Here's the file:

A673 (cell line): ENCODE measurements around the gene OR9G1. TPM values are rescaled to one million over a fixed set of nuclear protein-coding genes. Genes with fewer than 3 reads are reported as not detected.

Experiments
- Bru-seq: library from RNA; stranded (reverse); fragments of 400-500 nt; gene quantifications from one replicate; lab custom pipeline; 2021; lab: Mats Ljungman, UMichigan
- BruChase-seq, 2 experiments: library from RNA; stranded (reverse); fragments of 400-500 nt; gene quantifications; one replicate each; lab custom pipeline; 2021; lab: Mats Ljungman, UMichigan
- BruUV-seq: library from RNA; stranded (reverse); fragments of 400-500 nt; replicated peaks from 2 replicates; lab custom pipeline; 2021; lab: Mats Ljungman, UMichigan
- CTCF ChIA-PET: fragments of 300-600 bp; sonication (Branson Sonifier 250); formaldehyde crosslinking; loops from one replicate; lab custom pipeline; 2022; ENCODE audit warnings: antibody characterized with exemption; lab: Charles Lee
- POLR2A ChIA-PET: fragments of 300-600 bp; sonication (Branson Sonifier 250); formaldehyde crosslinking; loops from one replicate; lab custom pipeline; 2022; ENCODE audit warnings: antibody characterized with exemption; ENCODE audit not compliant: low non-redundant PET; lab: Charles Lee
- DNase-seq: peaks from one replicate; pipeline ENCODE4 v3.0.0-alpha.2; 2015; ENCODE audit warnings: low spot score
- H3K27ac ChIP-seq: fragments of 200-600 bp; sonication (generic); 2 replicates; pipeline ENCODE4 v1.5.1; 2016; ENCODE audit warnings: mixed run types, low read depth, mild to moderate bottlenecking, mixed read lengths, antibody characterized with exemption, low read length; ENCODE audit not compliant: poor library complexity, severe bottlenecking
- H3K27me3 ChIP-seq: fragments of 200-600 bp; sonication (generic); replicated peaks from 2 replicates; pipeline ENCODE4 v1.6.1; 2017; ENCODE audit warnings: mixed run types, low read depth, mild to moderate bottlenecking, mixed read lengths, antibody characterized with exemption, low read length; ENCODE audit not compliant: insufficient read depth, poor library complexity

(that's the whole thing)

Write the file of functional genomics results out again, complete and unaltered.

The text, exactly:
A673 (cell line): ENCODE measurements around the gene OR9G1. TPM values are rescaled to one million over a fixed set of nuclear protein-coding genes. Genes with fewer than 3 reads are reported as not detected.

Experiments
- Bru-seq: library from RNA; stranded (reverse); fragments of 400-500 nt; gene quantifications from one replicate; lab custom pipeline; 2021; lab: Mats Ljungman, UMichigan
- BruChase-seq, 2 experiments: library from RNA; stranded (reverse); fragments of 400-500 nt; gene quantifications; one replicate each; lab custom pipeline; 2021; lab: Mats Ljungman, UMichigan
- BruUV-seq: library from RNA; stranded (reverse); fragments of 400-500 nt; replicated peaks from 2 replicates; lab custom pipeline; 2021; lab: Mats Ljungman, UMichigan
- CTCF ChIA-PET: fragments of 300-600 bp; sonication (Branson Sonifier 250); formaldehyde crosslinking; loops from one replicate; lab custom pipeline; 2022; ENCODE audit warnings: antibody characterized with exemption; lab: Charles Lee
- POLR2A ChIA-PET: fragments of 300-600 bp; sonication (Branson Sonifier 250); formaldehyde crosslinking; loops from one replicate; lab custom pipeline; 2022; ENCODE audit warnings: antibody characterized with exemption; ENCODE audit not compliant: low non-redundant PET; lab: Charles Lee
- DNase-seq: peaks from one replicate; pipeline ENCODE4 v3.0.0-alpha.2; 2015; ENCODE audit warnings: low spot score
- H3K27ac ChIP-seq: fragments of 200-600 bp; sonication (generic); 2 replicates; pipeline ENCODE4 v1.5.1; 2016; ENCODE audit warnings: mixed run types, low read depth, mild to moderate bottlenecking, mixed read lengths, antibody characterized with exemption, low read length; ENCODE audit not compliant: poor library complexity, severe bottlenecking
- H3K27me3 ChIP-seq: fragments of 200-600 bp; sonication (generic); replicated peaks from 2 replicates; pipeline ENCODE4 v1.6.1; 2017; ENCODE audit warnings: mixed run types, low read depth, mild to moderate bottlenecking, mixed read lengths, antibody characterized with exemption, low read length; ENCODE audit not compliant: insufficient read depth, poor library complexity